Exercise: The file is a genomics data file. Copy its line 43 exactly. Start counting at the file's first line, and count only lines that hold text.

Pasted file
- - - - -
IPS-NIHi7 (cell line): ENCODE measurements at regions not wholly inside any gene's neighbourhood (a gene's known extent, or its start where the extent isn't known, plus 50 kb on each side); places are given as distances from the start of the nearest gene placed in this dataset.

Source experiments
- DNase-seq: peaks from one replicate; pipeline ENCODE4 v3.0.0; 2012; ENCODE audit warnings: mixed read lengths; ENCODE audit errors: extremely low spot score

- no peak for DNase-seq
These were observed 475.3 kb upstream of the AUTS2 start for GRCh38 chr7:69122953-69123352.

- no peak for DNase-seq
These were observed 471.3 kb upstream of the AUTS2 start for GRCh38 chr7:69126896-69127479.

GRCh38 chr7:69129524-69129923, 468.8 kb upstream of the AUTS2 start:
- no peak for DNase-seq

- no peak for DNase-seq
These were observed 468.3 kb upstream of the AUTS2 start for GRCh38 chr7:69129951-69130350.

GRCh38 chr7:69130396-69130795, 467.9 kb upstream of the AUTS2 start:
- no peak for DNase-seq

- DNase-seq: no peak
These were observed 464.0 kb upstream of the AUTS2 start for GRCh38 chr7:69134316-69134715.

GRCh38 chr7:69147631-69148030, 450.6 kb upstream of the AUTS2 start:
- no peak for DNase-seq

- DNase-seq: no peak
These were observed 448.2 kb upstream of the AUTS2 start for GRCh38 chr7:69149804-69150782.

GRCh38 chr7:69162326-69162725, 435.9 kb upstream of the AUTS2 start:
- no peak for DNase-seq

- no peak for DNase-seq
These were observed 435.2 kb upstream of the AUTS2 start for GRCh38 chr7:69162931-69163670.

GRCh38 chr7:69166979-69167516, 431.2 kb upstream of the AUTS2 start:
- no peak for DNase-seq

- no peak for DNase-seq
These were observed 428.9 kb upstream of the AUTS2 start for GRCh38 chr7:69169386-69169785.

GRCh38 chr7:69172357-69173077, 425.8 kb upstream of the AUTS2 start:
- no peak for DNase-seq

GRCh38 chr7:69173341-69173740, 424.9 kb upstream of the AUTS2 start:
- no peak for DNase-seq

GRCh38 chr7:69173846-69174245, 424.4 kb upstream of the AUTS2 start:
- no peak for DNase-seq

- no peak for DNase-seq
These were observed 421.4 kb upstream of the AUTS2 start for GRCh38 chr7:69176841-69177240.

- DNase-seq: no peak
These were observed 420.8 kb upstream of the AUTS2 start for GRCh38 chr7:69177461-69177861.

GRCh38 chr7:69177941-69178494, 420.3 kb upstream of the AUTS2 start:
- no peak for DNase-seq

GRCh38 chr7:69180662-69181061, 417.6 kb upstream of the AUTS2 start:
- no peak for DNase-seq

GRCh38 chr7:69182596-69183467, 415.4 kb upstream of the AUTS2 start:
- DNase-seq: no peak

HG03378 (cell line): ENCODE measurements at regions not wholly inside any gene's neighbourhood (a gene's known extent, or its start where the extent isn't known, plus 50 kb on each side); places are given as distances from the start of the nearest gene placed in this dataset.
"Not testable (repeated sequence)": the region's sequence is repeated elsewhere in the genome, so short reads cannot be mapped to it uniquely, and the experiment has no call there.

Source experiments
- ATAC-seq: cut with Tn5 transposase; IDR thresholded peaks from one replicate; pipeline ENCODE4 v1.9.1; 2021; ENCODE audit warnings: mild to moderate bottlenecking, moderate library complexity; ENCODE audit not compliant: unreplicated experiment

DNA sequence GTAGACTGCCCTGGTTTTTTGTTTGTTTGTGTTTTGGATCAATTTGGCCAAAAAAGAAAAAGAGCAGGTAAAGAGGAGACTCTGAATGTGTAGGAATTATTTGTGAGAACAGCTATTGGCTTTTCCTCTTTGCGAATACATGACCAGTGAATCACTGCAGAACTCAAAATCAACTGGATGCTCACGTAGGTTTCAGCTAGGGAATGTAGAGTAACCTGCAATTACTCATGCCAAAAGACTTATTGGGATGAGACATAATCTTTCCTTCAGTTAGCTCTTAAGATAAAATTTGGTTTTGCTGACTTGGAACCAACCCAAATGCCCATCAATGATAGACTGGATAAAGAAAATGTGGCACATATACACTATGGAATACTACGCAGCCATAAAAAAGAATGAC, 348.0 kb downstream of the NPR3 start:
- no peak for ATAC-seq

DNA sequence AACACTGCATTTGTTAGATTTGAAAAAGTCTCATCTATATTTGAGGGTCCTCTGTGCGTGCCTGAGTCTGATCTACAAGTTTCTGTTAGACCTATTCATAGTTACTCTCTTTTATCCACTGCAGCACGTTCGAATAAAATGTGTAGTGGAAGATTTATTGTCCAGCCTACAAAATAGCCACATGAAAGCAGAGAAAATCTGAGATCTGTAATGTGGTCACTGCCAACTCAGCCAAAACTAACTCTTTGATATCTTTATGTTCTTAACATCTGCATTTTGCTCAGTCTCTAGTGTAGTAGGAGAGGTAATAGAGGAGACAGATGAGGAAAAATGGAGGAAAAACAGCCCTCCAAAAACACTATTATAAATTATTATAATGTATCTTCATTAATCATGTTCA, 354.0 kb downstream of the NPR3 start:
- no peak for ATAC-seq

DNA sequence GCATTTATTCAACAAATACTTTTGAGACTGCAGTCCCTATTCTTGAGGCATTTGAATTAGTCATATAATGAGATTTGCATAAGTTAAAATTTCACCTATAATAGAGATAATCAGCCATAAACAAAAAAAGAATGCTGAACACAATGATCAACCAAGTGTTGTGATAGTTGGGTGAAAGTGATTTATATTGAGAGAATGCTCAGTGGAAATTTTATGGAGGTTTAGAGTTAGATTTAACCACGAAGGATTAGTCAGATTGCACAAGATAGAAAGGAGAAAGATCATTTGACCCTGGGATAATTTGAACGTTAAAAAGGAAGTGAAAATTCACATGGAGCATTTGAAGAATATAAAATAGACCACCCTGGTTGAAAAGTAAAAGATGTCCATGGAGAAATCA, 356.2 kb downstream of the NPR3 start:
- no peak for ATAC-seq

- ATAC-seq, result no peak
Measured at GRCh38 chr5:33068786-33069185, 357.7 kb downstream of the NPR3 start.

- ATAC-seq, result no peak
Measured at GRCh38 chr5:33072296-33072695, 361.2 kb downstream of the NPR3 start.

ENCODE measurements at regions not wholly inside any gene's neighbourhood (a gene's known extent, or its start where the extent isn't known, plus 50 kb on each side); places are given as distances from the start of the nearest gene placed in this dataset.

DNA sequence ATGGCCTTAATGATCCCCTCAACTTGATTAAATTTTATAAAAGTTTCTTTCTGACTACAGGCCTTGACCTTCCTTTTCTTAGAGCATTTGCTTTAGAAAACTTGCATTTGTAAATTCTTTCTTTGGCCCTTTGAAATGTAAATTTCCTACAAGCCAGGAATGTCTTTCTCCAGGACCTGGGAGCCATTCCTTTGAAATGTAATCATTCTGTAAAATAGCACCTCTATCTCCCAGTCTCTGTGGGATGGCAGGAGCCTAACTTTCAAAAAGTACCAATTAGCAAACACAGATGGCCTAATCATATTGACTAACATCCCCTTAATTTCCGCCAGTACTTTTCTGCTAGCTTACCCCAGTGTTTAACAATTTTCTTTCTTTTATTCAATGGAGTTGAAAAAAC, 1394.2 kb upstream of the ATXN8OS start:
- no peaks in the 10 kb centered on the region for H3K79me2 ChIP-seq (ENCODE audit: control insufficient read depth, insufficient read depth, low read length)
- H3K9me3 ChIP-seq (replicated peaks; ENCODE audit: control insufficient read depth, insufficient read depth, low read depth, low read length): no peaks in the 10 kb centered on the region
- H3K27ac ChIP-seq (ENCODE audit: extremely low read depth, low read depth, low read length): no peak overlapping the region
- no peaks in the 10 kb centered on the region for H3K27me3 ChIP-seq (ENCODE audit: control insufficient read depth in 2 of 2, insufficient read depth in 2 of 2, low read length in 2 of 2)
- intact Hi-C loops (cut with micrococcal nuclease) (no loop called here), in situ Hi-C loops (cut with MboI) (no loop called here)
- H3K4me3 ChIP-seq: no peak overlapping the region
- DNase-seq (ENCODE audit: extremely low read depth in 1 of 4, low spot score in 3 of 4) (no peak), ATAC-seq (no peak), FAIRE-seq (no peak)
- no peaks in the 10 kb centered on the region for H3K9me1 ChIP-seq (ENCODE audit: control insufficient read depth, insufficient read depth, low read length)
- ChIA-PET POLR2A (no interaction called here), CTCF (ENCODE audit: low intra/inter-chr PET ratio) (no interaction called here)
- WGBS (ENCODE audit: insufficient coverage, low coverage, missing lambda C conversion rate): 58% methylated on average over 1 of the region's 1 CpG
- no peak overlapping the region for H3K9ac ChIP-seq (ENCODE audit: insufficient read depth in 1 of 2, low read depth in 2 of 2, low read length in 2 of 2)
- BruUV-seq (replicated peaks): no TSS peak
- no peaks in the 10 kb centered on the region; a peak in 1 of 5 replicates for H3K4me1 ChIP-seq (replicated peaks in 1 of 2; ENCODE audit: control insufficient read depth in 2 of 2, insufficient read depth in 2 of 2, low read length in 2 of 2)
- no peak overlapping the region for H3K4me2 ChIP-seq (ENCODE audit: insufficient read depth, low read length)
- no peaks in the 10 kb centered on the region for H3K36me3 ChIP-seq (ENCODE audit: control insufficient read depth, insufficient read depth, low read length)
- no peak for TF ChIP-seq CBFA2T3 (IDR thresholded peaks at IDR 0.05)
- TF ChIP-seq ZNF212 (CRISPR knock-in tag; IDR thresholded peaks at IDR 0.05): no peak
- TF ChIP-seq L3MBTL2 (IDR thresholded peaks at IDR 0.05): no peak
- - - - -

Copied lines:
- DNase-seq: no peak